“J. Dubbs is constantly referring to her good manners, how this criminal came in without being invited, how he’s using the lord’s name in vain,” Cremeans said. “It’s really sweet but not sappy in its portrayal of how these two men are dealing with their situations, and how this one-hour meeting changes their lives.”
“So much humor is divisive and negative, but this isn’t,” Bennett said. “This is a kind play.”Fringe Binge
That first production of New Canula in November 2014 was met with enormously positive response and suggestions that it should be entered into some festivals. Bennett took those suggestions and submitted the play to the highly selective New York International Fringe Festival in January 2015. Though it wasn’t accepted that year, a second submission in January 2016 struck gold. It became only the second show from Brüka to be accepted to the festival (the first was The Medea Project in 2012).
The three involved—producer/director Bennett, Cremeans and Simpson, who happens to be Bennett’s husband—opted to improve their Fringe game by taking New Canula to the annual, open-access Hollywood Fringe Festival in June, where they were at the time of this writing.
“New York is really the clincher to being able to get this show touring, but we needed to find out the environment,” Bennett said. “Hollywood is so local, 90 percent of the groups registered are local companies, and they all know each other and have been here forever. We’ve learned so much, but it’s still teaching us about New York Fringe, about new plays being done regionally and nationally. And the huge thing is that it’s representing Reno and Brüka in a larger place.”
The Hollywood festival ran a full week in June, and Fringe NYC goes two weeks, August 12-28. Getting to Hollywood and New York, not to mention lodging, food and associated fees and expenses that come with their involvement, is costly. Putting up the show in New York alone will be about $15,000 in all, Bennett said.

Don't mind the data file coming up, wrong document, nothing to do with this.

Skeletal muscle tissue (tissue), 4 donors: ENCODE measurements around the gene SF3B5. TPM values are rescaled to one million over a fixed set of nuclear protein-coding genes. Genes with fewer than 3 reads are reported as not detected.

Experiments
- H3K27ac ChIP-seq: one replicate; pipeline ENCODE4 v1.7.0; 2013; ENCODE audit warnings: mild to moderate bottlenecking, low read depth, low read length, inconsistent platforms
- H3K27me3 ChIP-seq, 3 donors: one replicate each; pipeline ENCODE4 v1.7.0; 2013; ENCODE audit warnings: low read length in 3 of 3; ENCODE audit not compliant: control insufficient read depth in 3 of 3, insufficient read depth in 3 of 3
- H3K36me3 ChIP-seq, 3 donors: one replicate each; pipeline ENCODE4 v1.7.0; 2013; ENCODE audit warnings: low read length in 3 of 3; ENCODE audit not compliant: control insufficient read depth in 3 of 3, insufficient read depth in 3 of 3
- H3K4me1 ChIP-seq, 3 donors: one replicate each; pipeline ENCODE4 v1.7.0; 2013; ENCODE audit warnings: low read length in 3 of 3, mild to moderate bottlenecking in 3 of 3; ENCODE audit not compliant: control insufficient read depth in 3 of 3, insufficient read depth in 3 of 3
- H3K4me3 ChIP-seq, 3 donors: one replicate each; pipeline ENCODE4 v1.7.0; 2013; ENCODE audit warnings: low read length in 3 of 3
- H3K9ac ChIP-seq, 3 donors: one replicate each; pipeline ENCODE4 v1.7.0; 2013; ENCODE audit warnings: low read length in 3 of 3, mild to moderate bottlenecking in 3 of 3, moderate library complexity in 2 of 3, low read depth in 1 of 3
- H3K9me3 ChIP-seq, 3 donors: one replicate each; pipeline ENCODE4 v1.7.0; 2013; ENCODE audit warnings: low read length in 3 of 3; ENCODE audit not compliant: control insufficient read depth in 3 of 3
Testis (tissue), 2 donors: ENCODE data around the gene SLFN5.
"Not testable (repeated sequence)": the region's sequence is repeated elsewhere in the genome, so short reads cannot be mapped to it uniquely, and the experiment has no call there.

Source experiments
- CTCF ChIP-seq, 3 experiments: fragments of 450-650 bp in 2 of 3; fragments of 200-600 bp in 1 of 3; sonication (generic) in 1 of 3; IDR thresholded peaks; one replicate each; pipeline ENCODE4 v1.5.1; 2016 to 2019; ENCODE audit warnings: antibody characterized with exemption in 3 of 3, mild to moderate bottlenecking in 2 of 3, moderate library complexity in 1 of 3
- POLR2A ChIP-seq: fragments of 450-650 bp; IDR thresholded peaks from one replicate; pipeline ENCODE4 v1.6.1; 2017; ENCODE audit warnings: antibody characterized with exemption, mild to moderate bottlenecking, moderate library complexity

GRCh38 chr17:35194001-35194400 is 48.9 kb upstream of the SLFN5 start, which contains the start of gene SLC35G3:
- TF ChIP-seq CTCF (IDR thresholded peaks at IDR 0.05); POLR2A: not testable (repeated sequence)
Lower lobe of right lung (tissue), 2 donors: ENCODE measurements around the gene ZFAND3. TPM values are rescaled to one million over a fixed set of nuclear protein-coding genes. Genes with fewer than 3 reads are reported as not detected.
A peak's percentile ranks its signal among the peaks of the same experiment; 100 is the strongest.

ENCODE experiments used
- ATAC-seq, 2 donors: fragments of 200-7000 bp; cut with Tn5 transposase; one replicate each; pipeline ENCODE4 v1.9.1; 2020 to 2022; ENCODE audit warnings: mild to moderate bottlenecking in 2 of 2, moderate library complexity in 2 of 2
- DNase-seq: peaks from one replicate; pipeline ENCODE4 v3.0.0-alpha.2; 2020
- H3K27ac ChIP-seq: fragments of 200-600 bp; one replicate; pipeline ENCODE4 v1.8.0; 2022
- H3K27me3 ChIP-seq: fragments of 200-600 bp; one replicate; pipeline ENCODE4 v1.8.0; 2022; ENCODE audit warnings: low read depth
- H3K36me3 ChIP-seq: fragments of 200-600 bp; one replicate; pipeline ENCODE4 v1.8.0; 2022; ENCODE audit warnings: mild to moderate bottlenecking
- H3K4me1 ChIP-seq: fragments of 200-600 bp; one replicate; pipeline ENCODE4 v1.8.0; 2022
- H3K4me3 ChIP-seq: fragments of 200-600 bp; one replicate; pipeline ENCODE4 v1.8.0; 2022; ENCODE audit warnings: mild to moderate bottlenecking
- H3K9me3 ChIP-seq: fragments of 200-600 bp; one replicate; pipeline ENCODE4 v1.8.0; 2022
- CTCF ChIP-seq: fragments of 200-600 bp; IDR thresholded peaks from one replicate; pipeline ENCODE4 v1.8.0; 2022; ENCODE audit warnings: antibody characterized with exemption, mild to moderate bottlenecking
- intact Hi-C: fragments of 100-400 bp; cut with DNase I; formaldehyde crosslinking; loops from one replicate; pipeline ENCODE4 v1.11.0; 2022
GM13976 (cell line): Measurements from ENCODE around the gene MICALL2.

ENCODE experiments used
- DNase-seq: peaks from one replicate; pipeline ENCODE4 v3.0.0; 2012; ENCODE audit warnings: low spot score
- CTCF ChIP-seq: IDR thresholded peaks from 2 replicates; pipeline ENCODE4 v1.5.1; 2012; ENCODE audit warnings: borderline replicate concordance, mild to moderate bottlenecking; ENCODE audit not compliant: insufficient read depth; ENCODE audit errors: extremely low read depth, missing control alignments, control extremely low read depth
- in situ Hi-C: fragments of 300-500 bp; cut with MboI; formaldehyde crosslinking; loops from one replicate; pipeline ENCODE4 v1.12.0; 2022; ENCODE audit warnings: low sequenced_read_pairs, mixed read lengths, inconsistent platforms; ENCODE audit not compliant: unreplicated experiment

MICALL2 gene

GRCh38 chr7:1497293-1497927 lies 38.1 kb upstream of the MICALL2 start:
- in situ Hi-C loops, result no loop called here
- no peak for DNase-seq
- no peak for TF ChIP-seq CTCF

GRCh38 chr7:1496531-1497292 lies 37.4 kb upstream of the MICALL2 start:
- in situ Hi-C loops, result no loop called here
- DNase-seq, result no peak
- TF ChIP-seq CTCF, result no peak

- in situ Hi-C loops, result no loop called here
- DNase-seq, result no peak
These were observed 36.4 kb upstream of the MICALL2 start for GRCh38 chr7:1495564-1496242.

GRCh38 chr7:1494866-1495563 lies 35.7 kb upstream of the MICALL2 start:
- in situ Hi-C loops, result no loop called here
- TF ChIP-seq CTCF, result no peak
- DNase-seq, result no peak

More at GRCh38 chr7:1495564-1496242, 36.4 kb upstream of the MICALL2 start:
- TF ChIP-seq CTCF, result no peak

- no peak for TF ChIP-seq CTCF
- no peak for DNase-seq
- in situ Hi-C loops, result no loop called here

The company has actively been working to raise money to fund this dream, starting with a GoFundMe campaign. And they’re pinning high hopes on two fundraiser performances of New Canula on July 10.
The New Canula trio have committed to supporting this effort with everything they have, financial and otherwise, because they have seen the rewards such efforts can reap. They’re among the many theater companies who have returned home from previous Fringe festivals ready to mount the new works they caught there at their own theaters.
“If your show is popular, you can generate audiences, so your company is winning,” Bennett explained. “But also the theater will be interested in keeping you there because they’ll make money from it.”
The potential for having New Canula selected to remain in New York, picked up by other theater troupes or even optioned by Samuel French or another licensing company is worth the effort and costs to get themselves there, they said. So is the benefit for Reno’s art community at large.
“One of the neatest things is that many people we know from Brüka have gone on to New York from Reno, and we’re now working with them to get them to help us, to represent us out there,” Bennett said. “We’re connecting the dots with people we know and creating a larger base for people to perform, to band together and create a community that supports the show there. … We’re starting to get Reno on the cultural map.”